By T. D. Thornton
With oral arguments in the United States Court of Appeals for the Fifth Circuit looming in less than two months, the Horseracing Integrity and Safety Act (HISA) Authority defendants in a two-year-old lawsuit spearheaded by the National Horsemen's Benevolent and Protective Association (NHBPA) asserted in a legal brief Friday that the panel of judges should “dismiss this appeal or affirm the judgment” from a lower court that ruled the 2022 rewrite of the HISA law was constitutionally compliant.
“Congress, the Executive, and all three federal courts that have considered the amended Act have reached the same conclusion: HISA is now constitutional,” the Authority defendants stated in the Aug. 4 filing.
“As every court to consider Congress's amendment has held, HISA no longer violates the private-nondelegation doctrine because the Authority is now subordinate to the Federal Trade Commission [FTC],” the filing continued.
“Appellants' scattershot attempts to invalidate the Act on other grounds come up short, too,” the Authority's brief stated.
“The district court correctly rejected Appellants' due-process claim,” the brief continued. “Alongside ample statutory safeguards, a trial revealed 'no evidence of actual, unconstitutional self-dealing.' The contention that HISA violates the President's appointment (and removal) powers-which all Appellants concede is 'mutually exclusive' with the private-nondelegation claim-also fails under Supreme Court precedent.
“The Authority's private creation and control confirm what this Court's prior opinion made clear: the Authority's Board members are private individuals rather than 'Officers of the United States'-and thus 'the Appointments Clause says nothing' about them,” the brief stated.
“Finally, NHBPA's feeble attempts to contrast HISA with other statutes upheld against private-nondelegation challenges rest on supposed differences that are either factually inaccurate or constitutionally irrelevant,” the Authority's filing stated.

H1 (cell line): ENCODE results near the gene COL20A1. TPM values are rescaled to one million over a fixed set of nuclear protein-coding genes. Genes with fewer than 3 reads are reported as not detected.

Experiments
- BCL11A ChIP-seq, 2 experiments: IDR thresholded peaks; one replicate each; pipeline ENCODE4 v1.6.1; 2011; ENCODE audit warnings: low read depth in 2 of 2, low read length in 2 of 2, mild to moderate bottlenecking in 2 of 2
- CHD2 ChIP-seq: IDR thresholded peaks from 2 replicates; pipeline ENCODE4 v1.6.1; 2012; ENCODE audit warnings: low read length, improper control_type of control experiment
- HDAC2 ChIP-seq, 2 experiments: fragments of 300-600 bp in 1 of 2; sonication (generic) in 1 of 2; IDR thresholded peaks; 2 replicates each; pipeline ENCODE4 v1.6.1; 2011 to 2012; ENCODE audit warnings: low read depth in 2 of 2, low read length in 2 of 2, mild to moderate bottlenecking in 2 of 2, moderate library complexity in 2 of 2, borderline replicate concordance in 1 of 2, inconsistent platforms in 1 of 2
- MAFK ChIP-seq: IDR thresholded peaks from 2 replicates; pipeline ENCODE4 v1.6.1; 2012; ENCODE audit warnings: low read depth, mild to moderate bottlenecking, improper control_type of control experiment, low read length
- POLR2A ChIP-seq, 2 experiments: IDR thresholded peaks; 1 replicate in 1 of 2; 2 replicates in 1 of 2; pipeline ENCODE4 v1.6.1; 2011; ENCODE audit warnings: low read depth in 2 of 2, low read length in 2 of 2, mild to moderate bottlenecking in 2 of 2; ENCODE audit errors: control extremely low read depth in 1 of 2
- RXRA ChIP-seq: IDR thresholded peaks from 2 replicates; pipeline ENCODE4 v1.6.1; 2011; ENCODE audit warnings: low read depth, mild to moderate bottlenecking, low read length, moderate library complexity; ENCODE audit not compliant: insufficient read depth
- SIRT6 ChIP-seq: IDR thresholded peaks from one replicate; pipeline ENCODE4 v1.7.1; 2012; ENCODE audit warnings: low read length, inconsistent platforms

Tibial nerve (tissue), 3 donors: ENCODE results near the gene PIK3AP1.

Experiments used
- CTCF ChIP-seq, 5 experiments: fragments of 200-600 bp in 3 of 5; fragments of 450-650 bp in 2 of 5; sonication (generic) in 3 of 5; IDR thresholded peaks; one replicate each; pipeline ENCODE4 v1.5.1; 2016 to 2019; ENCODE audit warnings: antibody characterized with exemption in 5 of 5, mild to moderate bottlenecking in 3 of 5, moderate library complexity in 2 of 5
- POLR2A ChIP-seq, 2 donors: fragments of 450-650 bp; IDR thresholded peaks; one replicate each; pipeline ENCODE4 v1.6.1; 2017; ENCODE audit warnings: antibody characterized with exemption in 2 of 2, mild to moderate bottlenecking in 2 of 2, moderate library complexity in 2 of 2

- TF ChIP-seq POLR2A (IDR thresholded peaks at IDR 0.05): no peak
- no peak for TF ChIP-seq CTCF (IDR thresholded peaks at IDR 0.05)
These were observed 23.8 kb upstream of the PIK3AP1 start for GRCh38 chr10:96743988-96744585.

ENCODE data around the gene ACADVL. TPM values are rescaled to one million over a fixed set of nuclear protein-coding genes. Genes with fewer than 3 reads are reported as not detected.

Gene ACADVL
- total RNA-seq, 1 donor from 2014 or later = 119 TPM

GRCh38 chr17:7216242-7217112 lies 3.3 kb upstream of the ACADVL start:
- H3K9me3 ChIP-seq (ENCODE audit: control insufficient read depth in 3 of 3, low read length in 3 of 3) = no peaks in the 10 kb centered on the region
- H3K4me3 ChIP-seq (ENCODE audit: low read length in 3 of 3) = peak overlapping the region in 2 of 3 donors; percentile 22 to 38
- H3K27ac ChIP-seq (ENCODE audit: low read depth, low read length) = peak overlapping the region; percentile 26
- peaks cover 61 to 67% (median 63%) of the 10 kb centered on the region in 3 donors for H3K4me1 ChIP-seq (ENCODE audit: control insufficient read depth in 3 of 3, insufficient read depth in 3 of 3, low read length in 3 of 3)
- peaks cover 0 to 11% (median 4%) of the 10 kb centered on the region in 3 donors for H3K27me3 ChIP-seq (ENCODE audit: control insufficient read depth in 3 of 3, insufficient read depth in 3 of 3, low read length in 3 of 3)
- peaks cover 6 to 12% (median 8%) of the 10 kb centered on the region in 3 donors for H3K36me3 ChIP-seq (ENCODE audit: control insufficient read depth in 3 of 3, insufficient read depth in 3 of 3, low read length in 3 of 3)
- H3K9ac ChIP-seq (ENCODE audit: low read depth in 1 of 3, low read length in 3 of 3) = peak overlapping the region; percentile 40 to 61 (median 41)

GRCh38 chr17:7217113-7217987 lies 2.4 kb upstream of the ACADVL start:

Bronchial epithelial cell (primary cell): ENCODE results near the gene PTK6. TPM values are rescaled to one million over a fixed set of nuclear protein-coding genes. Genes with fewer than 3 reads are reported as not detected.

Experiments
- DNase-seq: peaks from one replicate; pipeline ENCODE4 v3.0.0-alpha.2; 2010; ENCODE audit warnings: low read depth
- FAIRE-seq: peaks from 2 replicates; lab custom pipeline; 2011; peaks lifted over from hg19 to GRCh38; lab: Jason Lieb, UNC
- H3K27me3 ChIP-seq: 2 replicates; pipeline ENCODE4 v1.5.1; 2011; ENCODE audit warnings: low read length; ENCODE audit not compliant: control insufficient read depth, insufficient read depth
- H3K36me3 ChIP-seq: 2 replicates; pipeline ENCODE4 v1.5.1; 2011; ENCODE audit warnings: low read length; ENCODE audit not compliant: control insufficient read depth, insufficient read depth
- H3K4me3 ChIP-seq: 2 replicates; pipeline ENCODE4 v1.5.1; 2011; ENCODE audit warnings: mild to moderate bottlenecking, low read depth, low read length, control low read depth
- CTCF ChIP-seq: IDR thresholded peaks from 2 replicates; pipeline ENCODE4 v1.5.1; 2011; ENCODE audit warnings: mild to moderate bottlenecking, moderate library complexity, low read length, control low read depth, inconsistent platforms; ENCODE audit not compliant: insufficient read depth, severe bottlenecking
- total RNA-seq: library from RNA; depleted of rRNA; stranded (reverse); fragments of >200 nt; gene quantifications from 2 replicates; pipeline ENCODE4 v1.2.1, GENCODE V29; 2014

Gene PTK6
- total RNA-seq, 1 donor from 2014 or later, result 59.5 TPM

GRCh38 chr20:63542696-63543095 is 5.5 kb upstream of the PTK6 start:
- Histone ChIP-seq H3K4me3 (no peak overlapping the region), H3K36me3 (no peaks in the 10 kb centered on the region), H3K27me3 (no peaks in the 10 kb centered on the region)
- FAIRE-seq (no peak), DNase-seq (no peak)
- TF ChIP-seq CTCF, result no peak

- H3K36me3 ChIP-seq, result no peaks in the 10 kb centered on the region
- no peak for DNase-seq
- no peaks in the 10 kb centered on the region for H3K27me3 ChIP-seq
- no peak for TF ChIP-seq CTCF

Back on July 5, the NHBPA, along with 12 of its affiliates, told the Fifth Circuit Court in their own brief that even after being amended by Congress, the December 2022 version of HISA remains “patently unconstitutional,” and that the Authority overseeing the sport “is basically a private police department” whose sweeping powers equate to “oligarchic tyranny.”
In addition to the HISA Authority, personnel from the FTC are defendants in the lawsuit.
The first time the HBPA plaintiffs attempted to challenge the original 2020 version of the HISA statute in federal court, on Mar. 15, 2021, the suit was dismissed on March 31, 2022.
The HBPA plaintiffs then appealed, leading to a Fifth Circuit Court reversal on Nov. 18, 2022, that remanded the case back to the lower court. In the interim, an amended version of HISA got signed into law Dec. 29, 2022.
On May 4, 2023, the lower court deemed that the new version of HISA was constitutional because it fixed the problems the Fifth Circuit had identified.
The HBPA plaintiffs then swiftly filed another appeal back to the Fifth Circuit, underscoring in the July 5 brief that, “This Court's job is to again tell Congress-'No.'”
The Fifth Circuit is hearing this appeal on an expedited basis, with oral arguments tentatively scheduled for the week of Oct. 2.